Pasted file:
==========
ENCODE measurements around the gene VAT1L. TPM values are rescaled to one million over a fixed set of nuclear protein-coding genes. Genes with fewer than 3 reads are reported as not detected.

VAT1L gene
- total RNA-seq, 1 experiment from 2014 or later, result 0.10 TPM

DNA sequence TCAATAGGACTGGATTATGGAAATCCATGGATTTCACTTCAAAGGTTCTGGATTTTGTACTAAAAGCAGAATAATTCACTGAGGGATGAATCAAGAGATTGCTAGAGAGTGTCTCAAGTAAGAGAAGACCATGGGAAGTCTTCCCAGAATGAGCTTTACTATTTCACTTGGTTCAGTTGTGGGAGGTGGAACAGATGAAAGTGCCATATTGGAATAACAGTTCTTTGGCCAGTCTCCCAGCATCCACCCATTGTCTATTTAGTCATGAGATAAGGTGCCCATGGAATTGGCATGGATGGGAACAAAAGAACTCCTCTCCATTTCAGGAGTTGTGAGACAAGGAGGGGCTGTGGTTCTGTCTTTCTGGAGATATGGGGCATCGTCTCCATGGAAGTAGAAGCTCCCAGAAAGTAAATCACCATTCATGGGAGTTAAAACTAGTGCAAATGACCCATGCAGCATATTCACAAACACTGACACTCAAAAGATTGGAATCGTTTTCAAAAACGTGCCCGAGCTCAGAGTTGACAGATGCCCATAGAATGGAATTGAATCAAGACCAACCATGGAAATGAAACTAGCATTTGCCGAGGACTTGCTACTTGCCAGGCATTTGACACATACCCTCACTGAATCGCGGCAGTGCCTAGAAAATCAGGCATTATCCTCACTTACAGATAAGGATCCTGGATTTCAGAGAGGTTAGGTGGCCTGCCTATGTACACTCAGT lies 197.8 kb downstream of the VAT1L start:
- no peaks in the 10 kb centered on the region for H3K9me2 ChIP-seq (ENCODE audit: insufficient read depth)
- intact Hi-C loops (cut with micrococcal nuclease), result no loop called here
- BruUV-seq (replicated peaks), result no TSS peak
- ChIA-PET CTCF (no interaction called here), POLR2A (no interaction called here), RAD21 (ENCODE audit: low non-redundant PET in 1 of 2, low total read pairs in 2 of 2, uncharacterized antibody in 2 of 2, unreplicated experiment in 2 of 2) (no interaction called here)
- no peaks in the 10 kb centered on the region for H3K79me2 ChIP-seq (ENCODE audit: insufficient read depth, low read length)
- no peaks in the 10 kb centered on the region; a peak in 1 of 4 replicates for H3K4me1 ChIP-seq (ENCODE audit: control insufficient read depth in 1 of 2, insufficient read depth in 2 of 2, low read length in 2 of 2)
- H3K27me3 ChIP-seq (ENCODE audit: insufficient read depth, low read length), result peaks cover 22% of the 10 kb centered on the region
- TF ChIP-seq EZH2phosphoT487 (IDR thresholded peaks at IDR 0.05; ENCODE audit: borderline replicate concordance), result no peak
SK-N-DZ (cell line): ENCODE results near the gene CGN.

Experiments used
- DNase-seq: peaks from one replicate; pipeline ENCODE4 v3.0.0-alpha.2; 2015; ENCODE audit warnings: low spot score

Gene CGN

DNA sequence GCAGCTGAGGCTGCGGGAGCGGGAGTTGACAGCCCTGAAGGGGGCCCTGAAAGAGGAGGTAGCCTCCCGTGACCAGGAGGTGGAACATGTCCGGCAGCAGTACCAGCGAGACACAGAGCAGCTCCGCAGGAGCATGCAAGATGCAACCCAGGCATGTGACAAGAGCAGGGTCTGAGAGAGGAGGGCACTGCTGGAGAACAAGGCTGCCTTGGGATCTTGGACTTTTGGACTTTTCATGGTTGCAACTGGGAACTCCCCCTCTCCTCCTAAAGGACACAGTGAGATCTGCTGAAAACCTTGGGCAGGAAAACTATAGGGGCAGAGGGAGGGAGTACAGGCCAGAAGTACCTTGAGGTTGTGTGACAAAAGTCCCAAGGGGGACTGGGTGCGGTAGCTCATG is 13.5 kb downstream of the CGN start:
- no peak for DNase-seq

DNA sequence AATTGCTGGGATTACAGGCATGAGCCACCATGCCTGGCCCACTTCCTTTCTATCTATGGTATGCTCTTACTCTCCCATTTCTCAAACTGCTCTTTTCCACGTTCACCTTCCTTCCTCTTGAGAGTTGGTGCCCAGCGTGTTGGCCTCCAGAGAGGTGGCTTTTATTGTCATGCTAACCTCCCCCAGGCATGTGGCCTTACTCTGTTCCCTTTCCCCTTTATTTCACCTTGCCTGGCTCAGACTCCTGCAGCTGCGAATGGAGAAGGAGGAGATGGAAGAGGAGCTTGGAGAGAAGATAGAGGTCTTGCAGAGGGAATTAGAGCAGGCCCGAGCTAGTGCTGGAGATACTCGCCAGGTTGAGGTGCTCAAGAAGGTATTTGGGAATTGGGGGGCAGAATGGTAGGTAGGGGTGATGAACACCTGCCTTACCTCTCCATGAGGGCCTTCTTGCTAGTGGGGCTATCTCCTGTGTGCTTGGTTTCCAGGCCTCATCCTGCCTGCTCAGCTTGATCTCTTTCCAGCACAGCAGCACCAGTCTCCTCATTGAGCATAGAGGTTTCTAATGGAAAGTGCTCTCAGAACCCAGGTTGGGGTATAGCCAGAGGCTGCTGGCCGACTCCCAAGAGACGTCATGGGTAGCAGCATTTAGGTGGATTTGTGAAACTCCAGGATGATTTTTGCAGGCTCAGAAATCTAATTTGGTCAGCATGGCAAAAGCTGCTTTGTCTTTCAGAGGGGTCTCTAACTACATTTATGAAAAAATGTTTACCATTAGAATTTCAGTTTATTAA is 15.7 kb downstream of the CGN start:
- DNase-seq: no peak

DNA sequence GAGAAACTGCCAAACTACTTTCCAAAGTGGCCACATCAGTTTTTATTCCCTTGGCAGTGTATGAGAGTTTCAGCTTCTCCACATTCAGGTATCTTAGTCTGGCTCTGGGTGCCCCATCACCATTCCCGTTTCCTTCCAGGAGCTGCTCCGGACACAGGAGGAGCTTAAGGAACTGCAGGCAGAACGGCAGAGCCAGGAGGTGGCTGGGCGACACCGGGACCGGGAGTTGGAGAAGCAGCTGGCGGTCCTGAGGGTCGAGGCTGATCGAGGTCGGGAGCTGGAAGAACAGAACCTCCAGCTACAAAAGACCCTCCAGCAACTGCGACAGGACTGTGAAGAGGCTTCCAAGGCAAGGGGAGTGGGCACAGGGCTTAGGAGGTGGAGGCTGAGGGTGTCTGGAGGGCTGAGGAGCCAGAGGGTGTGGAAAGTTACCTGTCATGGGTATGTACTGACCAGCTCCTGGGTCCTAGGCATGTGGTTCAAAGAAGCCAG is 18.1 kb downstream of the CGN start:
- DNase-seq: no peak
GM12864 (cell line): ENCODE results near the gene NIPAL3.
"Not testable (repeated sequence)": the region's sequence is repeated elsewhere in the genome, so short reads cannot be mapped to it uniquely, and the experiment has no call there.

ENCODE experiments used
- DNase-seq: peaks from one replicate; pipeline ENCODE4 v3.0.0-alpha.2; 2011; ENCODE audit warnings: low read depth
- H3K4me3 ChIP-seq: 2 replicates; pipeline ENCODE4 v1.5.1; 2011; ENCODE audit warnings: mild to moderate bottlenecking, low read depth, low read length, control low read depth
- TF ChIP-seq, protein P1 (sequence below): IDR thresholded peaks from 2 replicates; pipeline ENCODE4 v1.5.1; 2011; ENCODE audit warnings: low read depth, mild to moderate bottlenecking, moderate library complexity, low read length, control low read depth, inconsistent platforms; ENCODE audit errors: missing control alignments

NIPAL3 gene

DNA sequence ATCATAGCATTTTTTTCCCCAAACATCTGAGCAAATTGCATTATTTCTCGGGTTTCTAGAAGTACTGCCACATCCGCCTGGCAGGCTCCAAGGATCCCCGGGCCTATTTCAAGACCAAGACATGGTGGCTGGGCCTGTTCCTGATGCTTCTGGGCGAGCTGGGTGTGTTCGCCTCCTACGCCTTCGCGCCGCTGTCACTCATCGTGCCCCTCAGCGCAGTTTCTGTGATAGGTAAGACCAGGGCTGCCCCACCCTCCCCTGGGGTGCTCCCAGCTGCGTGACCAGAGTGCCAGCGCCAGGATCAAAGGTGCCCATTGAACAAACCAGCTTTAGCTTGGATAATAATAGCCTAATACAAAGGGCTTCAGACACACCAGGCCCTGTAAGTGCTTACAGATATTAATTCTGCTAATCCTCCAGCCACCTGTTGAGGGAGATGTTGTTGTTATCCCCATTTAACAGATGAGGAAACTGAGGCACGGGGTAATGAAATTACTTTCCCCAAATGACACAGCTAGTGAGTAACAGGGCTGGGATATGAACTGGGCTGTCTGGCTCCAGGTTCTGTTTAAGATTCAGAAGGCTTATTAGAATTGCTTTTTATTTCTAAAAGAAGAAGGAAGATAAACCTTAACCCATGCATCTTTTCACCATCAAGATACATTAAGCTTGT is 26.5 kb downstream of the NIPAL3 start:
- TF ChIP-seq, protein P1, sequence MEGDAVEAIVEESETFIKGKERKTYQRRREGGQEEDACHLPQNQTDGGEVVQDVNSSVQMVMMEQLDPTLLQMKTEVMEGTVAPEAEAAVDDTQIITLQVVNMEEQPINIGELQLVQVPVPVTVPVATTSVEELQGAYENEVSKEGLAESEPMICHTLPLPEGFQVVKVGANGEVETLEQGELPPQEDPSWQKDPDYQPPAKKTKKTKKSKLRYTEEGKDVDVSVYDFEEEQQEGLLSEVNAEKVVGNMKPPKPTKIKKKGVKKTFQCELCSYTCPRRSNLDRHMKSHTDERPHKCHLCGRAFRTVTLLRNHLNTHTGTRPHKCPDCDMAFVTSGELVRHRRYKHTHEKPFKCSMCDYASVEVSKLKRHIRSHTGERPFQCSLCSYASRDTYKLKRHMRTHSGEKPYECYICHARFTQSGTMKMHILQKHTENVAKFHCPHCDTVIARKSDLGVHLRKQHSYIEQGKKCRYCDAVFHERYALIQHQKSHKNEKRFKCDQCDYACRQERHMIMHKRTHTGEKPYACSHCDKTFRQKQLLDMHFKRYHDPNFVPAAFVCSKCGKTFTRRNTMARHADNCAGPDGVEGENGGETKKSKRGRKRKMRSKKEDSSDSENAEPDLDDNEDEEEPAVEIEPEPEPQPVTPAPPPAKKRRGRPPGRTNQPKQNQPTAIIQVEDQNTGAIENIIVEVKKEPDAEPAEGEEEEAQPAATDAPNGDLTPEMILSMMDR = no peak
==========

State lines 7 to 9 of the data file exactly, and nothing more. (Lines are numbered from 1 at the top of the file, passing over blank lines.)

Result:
- BruUV-seq (replicated peaks), result no TSS peak
- ChIA-PET CTCF (no interaction called here), POLR2A (no interaction called here), RAD21 (ENCODE audit: low non-redundant PET in 1 of 2, low total read pairs in 2 of 2, uncharacterized antibody in 2 of 2, unreplicated experiment in 2 of 2) (no interaction called here)
- no peaks in the 10 kb centered on the region for H3K79me2 ChIP-seq (ENCODE audit: insufficient read depth, low read length)